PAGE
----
Limiting the number of entries in the $UpdatedBy fields

A document stores the name of the user or server that made each change to it in the $UpdatedBy field. This edit history requires disk space and slows both view updates and replication. If you do not need to maintain a complete edit history, specify the number of changes that the $UpdatedBy field tracks with the database setting "Limit entries in $Updated fields." Once the $UpdatedBy field reaches this limit, the next edit causes the oldest entry to be removed from the $UpdatedBy list. Limiting the number of entries in the $UpdatedBy field in documents improves database performance.

Limiting the number of entries in the $Revisions fields

A document stores the date and time of each change saved to it in the $Revisions field. Domino servers use this field to resolve replication or save conflicts. The $Revisions field stores up to 500 entries by default. If you do not need to track changes this closely, specify the number of changes that $Revisions field tracks with the database setting "Limit entries in $Revisions field." Once the $Revisions field reaches this limit, the next edit causes the oldest entry to be removed from the $Revisions list. Limiting the number of entries in the $Revisions field in documents improves database performance.
Consider limiting the entries in $Revisions fields in databases that:
  • Contain many documents
  • Replicate often or have no replicas
  • Contain documents that are rarely edited

Undelete Expire Time (in hours)

Provides the ability to limit the time that users can restore deleted notes by accessing them in a special view type. By setting the "soft delete" database option and creating this view mistakenly deleted documents can be retrieved simply and quickly.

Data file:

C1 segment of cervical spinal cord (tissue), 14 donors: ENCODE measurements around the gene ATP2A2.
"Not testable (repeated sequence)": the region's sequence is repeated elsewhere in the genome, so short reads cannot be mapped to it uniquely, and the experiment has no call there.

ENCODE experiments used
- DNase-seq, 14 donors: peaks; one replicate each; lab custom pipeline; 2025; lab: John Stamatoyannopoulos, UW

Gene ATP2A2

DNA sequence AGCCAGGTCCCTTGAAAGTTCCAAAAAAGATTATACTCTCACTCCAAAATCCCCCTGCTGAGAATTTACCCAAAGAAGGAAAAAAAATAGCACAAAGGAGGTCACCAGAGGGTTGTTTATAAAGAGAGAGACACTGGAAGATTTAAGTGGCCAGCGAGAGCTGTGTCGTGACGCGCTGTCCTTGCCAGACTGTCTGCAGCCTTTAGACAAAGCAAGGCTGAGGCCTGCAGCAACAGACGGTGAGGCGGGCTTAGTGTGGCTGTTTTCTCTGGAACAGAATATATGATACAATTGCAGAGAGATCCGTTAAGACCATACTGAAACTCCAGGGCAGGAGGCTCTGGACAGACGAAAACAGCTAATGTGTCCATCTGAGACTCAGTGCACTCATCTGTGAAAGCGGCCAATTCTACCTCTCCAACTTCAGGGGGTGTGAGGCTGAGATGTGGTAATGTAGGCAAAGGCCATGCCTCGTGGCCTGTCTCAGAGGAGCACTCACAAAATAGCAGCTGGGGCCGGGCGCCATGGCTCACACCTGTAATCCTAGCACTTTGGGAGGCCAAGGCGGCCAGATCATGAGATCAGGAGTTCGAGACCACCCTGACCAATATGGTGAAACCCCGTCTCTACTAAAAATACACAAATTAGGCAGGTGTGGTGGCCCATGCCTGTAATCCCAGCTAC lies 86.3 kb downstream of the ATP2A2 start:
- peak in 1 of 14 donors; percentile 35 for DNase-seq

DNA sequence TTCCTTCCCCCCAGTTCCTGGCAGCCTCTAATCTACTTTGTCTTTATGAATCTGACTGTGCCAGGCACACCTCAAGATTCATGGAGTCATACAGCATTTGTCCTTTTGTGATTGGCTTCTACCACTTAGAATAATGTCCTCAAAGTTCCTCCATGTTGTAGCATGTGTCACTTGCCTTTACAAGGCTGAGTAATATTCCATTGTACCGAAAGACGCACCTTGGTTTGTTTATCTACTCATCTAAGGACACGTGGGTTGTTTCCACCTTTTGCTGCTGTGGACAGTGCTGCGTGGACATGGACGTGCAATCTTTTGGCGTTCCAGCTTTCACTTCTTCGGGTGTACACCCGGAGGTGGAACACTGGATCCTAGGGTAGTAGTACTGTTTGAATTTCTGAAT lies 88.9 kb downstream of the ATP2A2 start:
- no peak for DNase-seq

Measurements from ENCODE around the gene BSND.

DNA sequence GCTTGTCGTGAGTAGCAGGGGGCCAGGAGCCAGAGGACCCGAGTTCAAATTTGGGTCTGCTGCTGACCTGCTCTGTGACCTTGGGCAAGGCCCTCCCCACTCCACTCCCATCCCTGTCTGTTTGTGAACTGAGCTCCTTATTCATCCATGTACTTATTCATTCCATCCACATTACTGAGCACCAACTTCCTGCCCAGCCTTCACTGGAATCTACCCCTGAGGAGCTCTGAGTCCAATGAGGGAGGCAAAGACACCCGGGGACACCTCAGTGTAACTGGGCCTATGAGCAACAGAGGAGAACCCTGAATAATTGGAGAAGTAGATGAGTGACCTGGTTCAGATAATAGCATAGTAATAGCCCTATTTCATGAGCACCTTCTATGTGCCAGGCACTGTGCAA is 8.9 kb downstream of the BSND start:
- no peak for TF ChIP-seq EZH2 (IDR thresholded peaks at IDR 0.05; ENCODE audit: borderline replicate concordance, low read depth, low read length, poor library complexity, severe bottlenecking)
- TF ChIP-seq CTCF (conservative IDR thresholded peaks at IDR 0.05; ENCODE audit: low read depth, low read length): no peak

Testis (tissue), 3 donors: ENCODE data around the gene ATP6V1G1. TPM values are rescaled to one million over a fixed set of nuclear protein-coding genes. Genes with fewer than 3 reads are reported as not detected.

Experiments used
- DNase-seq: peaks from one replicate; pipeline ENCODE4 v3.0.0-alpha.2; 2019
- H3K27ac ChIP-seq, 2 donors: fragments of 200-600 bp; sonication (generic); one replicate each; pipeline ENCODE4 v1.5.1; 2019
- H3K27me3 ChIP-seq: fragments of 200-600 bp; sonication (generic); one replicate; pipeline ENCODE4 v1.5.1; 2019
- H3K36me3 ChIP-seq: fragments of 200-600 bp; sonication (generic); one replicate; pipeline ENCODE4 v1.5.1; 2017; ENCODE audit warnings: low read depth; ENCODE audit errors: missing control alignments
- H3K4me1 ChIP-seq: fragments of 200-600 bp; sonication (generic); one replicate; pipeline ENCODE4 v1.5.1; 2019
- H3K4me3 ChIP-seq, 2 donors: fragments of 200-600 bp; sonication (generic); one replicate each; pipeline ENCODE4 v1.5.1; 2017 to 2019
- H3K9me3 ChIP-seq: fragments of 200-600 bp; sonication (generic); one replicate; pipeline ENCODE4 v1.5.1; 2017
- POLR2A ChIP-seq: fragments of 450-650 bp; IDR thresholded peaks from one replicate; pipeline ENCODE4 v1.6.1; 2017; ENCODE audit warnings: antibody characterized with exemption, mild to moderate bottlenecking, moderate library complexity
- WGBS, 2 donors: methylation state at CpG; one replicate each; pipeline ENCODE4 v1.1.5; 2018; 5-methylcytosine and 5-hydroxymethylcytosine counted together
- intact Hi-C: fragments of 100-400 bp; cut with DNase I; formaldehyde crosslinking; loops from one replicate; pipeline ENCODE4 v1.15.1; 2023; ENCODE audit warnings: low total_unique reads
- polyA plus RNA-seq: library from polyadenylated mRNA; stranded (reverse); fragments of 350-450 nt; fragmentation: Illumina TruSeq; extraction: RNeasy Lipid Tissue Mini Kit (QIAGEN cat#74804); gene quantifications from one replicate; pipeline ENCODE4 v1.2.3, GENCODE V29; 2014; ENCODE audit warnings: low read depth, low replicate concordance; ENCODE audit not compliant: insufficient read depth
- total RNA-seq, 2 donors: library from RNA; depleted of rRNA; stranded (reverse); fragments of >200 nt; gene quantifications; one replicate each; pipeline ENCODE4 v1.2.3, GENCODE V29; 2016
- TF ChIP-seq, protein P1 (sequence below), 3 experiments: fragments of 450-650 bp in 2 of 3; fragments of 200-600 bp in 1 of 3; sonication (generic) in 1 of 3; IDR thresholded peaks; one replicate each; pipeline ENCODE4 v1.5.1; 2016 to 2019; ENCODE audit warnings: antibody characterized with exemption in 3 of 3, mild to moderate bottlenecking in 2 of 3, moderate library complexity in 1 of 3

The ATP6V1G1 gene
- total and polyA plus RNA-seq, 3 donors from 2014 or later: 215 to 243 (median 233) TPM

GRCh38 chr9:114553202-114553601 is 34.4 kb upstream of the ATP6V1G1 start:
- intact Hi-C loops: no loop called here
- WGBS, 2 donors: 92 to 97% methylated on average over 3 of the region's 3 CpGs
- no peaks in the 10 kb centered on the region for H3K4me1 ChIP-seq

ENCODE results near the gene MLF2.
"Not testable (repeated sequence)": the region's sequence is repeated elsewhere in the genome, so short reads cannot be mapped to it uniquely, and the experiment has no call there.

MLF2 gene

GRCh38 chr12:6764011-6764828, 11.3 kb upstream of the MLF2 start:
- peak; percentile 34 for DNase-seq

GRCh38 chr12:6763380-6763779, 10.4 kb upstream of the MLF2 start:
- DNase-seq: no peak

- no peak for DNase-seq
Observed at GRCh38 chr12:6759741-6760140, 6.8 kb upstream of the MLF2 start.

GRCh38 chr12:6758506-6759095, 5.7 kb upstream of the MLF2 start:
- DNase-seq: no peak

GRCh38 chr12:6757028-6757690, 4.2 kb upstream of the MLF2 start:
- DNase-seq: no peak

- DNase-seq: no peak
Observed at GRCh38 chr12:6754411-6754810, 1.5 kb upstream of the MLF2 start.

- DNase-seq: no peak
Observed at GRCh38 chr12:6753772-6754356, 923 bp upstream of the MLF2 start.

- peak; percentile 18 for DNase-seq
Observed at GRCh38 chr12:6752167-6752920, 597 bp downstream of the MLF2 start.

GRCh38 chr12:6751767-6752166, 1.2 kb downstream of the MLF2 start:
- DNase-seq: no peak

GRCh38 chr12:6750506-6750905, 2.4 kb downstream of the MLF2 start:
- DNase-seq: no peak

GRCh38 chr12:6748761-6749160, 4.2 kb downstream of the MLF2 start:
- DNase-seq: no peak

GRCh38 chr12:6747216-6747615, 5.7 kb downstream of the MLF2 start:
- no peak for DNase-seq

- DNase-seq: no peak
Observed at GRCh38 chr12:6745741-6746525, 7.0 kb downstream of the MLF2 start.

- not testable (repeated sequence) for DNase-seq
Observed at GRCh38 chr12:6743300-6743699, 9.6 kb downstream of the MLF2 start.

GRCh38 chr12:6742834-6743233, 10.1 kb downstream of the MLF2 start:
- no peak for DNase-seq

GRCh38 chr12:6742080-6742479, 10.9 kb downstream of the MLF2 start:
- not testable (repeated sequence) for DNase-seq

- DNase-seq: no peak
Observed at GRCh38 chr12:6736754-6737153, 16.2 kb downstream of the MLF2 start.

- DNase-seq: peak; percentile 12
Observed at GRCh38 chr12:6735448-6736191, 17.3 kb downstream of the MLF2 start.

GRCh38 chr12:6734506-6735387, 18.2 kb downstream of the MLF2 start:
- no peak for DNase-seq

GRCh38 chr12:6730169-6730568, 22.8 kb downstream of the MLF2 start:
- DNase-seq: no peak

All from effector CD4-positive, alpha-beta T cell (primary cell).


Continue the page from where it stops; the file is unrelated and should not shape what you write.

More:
Book Review - I Am What I Ate... And I'm Frightened!

Category Book Reviews

Since I've been reading/reviewing a fair amount of non-entertainment material lately, I decided to treat myself to something a little lighter.  Specifically, Bill Cosby's I Am What I Ate... And I'm Frightened!  This is a short little book that covers Cosby's thoughts on growing old, having your body wear out, and how we're obsessed with wanting to be healthy without making any changes to our lifestyle.  

While he's trying to be humorous, I think he's trying to make some serious points about our society.  Such as, how people who are smokers will go to incredible lengths and discomforts to be able to have a cigarette.  Or how people who need to change their eating habits will play mental games to try and avoid it (or ask for drugs to erase the effects of the bad food).  Too much of it rings true...

If you have a chance to read it, I would recommend the book.  Don't know that I would go out of my way to buy it, but having a library a block away makes some things much easier...  :-)


The best defense... is to blame others...

Category Microsoft

Over at the InformIT site, there's an article titled What Bill Gates Says About Security.  With all the talk about getting serious about security, this interview shows me that they STILL don't get it.  For example, the following quote:

"You don't need perfect code to avoid security problems. There are things we're doing that are making code closer to perfect, in terms of tools and security audits and things like that. But there are two other techniques: one is called firewalling, and the other is called keeping the software up to date. None of these problems (viruses and worms) happened to people who did either one of those things. If you had your firewall set up the right way - when I say firewall I include scanning E-mail and scanning file transfer - you wouldn't have had a problem."